Venezuela Bulls Find Reasons to Be Optimistic as Bonds RallyBy , , and
Bondholders say they received payment on PDVSA 2017 bond
Five-year implied probability of sovereign default hits 100%
Speculation that President Nicolas Maduro will default on Venezuela’s debt has sent credit-default swaps skyrocketing to records as the clock runs out on debt payments.
Traders have become so pessimistic that swaps contracts now imply unheard-of 100 percent odds that the oil-rich nation will default on its sovereign bonds during the next five years, with the prevailing theory being that the socialist leader will favor full stomachs over Wall Street ahead of next year’s presidential election.
But an assortment of money managers and analysts, including Emso Asset Management, AllianceBernstein LP and Torino Capital, say the market has rushed to judgment. While the state electricity company was declared in violation of its debt obligations Friday after missing a payment, Petroleos de Venezuela SA bondholders on Thursday began to receive a late principal payment from the much bigger, and much more indebted, state-run oil company. That sparked a rally in sovereign and PDVSA notes today.
“The savings of default would be meager over a five-month horizon, the costs incalculable and the political benefits questionable,” said Patrick Esteruelas, head of research at Emso, which oversees $5.2 billion. “I don’t think they have a restructuring strategy, and I certainly don’t think they’ve reached the conclusion that a default or selective default is an effective strategy that will serve them well politically.”
While the Maduro government has drawn criticism from opposition lawmakers for prioritizing debt payments to Wall Street firms amid a shortage of affordable necessities, there’s evidence to suggest a default by the government wouldn’t be politically palatable. A July poll by the Caracas consultancy Datanalisis found that nearly 60 percent of Venezuelan respondents wouldn’t support a default, even if it meant importing more food and medicine.
And while the country has tested the limits of payment deadlines, the fact that the president as well as PDVSA executives have still gone to great lengths to deliver funds to bondholders amid tighter sanctions and difficulties with intermediary banks suggests that their willingness to pay hasn’t withered, said Francisco Rodriguez, chief economist at Torino Capital in New York.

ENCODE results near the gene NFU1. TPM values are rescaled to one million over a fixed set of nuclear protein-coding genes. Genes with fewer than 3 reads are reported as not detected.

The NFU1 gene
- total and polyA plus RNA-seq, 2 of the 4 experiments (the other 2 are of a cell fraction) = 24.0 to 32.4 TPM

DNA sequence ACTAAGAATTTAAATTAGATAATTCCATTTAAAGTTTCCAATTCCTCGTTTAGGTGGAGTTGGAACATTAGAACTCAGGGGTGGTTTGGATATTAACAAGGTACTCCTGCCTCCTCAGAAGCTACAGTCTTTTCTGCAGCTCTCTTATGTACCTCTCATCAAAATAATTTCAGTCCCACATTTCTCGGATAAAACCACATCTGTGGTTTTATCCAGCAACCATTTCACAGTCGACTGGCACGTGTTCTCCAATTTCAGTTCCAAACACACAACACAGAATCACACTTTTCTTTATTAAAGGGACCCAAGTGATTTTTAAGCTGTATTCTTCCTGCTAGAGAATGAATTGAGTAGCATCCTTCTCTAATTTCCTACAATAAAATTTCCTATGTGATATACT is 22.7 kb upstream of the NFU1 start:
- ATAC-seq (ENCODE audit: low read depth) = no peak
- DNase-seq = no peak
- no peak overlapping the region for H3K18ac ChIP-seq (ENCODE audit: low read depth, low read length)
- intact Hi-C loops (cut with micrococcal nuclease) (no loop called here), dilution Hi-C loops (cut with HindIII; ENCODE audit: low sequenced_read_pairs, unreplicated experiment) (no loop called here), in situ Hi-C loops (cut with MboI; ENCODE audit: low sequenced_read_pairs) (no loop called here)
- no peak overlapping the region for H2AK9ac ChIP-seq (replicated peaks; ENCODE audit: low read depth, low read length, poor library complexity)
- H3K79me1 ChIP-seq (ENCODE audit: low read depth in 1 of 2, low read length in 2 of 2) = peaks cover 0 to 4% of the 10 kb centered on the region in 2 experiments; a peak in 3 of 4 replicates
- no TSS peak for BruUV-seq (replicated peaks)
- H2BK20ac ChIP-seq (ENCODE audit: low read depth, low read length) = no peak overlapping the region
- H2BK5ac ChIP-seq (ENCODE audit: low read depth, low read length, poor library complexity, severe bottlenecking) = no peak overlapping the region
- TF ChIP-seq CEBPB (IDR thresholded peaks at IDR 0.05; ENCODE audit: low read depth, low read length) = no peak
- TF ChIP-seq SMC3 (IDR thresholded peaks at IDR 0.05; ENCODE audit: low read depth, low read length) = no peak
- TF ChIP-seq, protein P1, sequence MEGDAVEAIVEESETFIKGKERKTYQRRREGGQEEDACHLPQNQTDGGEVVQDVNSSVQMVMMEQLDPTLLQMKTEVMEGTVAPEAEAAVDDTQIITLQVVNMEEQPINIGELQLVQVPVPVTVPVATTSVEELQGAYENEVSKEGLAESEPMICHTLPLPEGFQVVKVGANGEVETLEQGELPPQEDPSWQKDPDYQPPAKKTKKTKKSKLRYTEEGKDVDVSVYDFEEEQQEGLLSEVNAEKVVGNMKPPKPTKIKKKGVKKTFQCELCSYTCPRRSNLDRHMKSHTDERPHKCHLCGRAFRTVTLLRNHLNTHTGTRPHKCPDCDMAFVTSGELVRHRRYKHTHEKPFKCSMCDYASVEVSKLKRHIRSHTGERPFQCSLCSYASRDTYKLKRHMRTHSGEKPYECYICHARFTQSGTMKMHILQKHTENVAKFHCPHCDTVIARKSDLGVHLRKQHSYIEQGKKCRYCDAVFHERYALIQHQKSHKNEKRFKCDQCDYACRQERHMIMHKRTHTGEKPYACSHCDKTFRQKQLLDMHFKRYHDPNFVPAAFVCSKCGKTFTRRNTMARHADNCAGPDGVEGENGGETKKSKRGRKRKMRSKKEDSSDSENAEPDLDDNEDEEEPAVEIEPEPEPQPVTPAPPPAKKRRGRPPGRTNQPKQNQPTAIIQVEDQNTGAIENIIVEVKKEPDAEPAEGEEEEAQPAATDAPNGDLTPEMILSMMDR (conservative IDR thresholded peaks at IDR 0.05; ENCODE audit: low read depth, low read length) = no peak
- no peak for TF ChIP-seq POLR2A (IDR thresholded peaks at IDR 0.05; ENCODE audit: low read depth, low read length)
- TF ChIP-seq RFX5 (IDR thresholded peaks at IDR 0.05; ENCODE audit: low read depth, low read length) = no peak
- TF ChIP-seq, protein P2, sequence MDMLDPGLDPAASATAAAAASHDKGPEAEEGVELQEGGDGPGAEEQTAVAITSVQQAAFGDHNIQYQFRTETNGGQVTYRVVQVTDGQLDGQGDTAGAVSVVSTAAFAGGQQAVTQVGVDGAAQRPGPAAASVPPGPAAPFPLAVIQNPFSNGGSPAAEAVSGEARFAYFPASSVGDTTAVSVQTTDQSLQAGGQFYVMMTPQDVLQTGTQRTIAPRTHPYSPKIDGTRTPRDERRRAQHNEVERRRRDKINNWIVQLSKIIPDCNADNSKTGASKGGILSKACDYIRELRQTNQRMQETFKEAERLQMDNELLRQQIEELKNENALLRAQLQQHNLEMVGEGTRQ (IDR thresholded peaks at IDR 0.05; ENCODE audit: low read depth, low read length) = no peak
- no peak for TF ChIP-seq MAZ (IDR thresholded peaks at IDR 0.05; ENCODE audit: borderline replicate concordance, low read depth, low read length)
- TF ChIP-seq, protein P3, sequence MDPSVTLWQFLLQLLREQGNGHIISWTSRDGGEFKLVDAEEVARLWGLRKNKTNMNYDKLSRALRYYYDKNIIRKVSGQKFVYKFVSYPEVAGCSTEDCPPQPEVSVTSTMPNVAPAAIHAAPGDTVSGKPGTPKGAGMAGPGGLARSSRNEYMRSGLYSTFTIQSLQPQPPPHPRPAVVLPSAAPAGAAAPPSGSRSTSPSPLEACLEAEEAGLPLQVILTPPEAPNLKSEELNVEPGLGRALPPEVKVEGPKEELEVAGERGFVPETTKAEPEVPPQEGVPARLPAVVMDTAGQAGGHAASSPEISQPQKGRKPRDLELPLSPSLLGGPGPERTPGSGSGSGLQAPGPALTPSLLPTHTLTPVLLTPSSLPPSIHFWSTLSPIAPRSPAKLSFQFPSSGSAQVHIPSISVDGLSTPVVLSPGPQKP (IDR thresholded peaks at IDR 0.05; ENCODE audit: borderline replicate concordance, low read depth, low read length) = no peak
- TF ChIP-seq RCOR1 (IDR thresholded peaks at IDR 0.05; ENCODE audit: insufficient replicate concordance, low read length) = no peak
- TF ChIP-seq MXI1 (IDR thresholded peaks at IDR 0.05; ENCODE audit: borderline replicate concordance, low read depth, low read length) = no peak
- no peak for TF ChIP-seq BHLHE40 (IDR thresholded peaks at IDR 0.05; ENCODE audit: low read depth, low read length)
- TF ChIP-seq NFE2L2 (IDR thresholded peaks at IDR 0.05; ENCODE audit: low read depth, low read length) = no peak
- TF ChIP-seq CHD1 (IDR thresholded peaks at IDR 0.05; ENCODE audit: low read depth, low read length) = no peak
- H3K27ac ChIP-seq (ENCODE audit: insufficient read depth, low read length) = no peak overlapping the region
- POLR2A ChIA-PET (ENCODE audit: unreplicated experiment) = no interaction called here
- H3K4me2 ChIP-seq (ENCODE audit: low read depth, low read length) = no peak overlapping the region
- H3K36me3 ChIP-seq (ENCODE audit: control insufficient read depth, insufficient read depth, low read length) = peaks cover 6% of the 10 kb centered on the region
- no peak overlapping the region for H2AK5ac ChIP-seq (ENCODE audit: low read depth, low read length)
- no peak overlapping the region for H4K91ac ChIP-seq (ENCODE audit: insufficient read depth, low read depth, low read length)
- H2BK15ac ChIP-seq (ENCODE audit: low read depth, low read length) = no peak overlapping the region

“I don’t see them making all this effort to pay and then going into default for the coupons," he said. Venezuela’s government appears to “see the problem as a general problem and they are not making distinctions between entities when making a payment decision.”
State electricity firm Elecar might have been a special case. Analysts have speculated the government would let it go into default because its $650 million of notes due next year contain no cross-default clauses that would impact sovereign or PDVSA bonds, and because it has no assets for international investors to try to seize.
Venezuela investors will probably know more on the outlook come Monday, when the government is scheduled to host bondholders in Caracas for debt talks. But Esteruelas says that the openness toward exploring restructuring options doesn’t change the fact that the government is resolute on avoiding default at all costs.
“Usually if you’re planning to default, you don’t make payments because you want to preserve liquidity,” said Shamaila Khan, director of emerging markets at AllianceBernstein, the eighth-largest reported holder of Venezuelan debt securities. “Investor patience is higher now knowing that transactions could be delayed.”
— With assistance by Fabiola Zerpa, and Brendan Walsh